HP: Dell, IBM New Cloud Strategies Too Late, Lack Openness

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HP plans to be a major player in the emerging cloud tug-of-war that has tech powerhouses jockeying for position in this growing, and often cut-throat, market.

The Palo Alto, Calif.-based giant is drawing a line in the sand, calling out two of its biggest competitors -- Dell and IBM -- both of which recently sharpened their cloud strategies to make a major cloud push.

In an interview with CRN, Patrick Harr, HP's vice president of global cloud strategy and solutions, said Dell and IBM are late to the cloud party and said that HP's cloud openness, and Dell's and IBM's lack thereof, will sway the market in HP's favor going forward. Harr said HP is confident it will come out on top and that it will have "the lion's share" of the cloud computing market.

"We're in it to win it," he said. "We are a leader in this space right now."

Harr's and HP's bold comments come as IBM and Dell each made massive cloud computing announcements this month.

IBM last week unveiled its IBM SmartCloud cloud service delivery platform of hardware, software and services for deploying private, public and hybrid cloud systems. The move is expected to put IBM into competition with other cloud stalwarts like Rackspace and Amazon Web Services, among others, with its single platform for users to provision with middleware and applications for running workloads in the cloud across multiple systems or hypervisors.

IBM's SmartCloud Enterprise and Enterprise + plays tie IBM cloud services into a single ecosystem. IBM's renewed cloud push has the tech titan predicting it will generate $7 billion in cloud revenue by 2015. IBM has already invested more than $3 billion in cloud acquisitions, launched five cloud data centers and built 11 IBM cloud development labs.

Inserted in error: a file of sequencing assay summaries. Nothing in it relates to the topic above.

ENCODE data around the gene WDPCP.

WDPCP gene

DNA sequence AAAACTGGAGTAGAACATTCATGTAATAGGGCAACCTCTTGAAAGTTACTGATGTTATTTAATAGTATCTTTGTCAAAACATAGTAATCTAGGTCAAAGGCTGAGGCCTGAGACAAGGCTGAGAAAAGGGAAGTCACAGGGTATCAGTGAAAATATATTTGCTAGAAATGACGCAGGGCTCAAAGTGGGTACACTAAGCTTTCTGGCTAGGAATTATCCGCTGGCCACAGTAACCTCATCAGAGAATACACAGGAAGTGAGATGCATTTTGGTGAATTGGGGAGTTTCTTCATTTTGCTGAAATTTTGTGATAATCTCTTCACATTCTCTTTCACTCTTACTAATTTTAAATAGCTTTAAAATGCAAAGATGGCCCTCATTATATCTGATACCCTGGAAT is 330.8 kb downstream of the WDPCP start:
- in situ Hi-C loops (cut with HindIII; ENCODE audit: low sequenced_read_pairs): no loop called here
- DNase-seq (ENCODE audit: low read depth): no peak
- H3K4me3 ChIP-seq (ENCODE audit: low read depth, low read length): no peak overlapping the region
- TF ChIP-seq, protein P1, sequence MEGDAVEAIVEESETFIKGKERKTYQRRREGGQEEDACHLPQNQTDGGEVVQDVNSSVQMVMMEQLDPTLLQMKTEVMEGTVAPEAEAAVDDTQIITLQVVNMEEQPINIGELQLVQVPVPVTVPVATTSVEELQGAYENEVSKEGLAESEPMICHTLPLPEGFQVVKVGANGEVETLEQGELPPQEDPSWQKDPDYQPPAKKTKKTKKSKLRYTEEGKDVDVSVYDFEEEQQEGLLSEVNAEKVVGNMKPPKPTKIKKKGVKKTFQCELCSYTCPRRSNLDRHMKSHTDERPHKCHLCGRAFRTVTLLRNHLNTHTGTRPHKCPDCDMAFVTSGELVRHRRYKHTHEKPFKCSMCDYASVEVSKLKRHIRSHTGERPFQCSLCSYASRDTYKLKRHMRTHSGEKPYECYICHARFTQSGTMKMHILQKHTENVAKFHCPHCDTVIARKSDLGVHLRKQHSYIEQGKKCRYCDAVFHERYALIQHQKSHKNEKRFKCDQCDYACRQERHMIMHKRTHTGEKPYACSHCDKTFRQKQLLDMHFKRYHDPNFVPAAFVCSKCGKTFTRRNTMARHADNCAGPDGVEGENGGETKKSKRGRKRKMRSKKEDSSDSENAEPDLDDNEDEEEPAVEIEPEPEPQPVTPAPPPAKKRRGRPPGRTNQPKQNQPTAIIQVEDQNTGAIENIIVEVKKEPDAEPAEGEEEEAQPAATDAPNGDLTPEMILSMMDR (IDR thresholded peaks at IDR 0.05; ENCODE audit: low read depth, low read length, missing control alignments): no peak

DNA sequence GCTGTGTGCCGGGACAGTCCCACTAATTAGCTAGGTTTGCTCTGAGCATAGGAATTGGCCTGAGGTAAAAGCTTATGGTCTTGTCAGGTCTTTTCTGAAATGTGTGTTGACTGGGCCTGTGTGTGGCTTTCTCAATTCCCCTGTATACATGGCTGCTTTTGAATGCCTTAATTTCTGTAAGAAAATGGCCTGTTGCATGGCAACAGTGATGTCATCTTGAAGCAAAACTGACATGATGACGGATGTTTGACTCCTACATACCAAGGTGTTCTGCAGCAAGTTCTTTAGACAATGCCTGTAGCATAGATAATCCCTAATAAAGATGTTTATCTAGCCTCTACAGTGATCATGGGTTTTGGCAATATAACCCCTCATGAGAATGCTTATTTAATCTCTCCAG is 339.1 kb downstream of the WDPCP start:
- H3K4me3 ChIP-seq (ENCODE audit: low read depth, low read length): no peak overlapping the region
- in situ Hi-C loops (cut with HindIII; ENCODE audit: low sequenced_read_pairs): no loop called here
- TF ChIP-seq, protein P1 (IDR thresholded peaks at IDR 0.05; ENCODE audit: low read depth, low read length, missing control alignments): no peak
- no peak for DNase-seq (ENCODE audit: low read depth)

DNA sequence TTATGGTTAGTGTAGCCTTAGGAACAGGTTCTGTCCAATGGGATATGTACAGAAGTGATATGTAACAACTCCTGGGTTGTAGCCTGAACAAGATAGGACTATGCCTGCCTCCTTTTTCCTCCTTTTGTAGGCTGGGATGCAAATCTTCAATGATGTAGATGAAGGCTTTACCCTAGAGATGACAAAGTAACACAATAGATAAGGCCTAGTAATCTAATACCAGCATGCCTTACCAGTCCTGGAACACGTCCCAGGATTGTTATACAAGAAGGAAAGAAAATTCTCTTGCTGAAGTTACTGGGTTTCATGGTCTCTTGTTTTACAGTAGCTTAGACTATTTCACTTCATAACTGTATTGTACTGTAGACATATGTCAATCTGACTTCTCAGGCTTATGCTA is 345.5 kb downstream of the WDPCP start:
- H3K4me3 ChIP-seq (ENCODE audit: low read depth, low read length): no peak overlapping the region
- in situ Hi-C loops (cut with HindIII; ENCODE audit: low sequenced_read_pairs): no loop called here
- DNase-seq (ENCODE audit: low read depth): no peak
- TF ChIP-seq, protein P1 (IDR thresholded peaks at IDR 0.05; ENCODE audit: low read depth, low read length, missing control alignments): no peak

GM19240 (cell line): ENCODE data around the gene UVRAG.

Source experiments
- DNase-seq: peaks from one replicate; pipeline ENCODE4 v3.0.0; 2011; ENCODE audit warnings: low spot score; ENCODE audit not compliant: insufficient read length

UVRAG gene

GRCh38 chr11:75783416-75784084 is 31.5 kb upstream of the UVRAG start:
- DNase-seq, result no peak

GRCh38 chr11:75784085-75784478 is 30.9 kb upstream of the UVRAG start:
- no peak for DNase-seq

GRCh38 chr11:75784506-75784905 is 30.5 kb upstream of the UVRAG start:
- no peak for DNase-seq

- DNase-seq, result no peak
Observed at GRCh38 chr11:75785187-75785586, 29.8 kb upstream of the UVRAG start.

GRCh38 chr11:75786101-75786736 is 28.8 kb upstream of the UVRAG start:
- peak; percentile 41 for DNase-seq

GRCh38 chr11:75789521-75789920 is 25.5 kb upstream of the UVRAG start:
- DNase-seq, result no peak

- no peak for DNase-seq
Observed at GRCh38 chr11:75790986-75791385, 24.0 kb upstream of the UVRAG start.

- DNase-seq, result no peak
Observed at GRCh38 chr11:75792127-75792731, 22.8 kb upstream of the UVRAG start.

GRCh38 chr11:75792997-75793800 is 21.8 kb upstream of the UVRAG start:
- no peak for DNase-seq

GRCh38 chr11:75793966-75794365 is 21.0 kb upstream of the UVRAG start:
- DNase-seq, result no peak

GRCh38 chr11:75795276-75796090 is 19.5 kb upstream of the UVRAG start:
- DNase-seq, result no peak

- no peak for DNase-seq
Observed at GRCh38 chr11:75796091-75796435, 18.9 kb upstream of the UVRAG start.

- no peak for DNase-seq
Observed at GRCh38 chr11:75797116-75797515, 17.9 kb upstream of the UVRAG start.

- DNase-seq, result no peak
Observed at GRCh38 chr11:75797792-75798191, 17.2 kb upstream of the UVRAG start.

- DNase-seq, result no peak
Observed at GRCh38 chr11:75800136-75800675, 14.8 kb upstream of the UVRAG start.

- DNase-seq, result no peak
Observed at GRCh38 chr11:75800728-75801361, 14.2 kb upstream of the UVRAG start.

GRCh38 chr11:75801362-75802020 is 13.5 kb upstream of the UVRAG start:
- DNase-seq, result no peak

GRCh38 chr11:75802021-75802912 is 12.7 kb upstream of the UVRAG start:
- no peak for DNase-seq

For its part, Dell also put its cloud stake in the ground this week, saying that it plans invest $1 billion in cloud computing and virtualization this year with massive data center expansion and a deep focus on sales training and expertise. That strong cloud statement comes after Dell has invested nearly $2 billion in cloud-focused acquisitions to boost its cloud profile.

Round Rock, Texas-based Dell plans to build 10 next-generation data centers; to open 22 Global Solution Centers; and launch a host of new cloud solutions around data center virtualization, e-mail and file archiving and desktop virtualization in its bid to become a cloud top dog.

Dell also unveiled vStart, a preassembled software and hardware virtualization play that comprises PowerEdge servers, EqualLogic storage and PowerConnect switches and can run up to 200 virtual machines.

Dell also inked a new three-year agreement with Microsoft that will draw tighter connection between Dell's Virtual Integrated System and Advanced Infrastructure Manager products and Microsoft System Center.

And Dell targeted desktop virtualization with its own Desktop Virtualization Solutions that combine packaged services with hardware and software. Lastly, Dell's new E-mail and File Archive solution tackles management headaches that stem from massive data stores and aim to optimize storage environments.

HP: We're Delivering Cloud Now

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